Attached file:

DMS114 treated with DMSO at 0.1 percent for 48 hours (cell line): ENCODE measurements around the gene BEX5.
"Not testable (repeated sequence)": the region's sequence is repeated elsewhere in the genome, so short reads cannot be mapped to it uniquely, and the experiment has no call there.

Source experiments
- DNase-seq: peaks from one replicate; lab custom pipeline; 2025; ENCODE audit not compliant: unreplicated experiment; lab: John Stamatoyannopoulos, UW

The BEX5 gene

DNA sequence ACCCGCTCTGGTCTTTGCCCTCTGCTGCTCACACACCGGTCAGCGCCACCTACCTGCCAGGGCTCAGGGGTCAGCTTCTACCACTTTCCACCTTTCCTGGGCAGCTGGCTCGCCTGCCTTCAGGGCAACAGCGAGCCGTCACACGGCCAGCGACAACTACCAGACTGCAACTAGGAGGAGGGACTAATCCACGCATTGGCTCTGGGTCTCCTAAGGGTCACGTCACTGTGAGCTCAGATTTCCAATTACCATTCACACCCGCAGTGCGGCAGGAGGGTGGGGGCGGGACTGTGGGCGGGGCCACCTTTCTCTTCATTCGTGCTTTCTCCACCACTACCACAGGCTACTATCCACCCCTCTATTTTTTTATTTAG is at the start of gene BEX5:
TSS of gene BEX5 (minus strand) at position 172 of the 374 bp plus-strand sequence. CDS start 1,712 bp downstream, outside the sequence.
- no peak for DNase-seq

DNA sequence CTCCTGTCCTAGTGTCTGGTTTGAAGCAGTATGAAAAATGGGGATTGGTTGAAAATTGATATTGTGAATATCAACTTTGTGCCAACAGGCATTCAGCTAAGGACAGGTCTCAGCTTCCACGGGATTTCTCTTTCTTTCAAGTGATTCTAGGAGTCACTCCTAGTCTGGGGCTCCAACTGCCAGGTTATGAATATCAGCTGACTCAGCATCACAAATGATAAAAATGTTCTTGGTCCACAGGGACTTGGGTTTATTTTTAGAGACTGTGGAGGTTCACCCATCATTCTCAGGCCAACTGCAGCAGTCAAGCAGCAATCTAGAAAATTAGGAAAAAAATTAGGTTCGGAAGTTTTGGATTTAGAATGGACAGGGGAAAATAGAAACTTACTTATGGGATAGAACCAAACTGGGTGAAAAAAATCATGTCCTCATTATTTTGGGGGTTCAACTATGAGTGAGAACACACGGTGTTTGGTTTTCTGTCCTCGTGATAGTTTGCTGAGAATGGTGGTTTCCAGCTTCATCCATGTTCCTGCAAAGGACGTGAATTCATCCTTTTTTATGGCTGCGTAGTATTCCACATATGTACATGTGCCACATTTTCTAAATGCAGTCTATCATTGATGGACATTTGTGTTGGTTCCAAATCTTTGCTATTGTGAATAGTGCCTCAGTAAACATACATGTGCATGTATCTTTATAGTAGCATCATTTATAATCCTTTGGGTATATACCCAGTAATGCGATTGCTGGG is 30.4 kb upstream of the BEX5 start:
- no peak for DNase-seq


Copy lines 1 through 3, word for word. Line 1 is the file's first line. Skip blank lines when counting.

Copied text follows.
DMS114 treated with DMSO at 0.1 percent for 48 hours (cell line): ENCODE measurements around the gene BEX5.
"Not testable (repeated sequence)": the region's sequence is repeated elsewhere in the genome, so short reads cannot be mapped to it uniquely, and the experiment has no call there.

Source experiments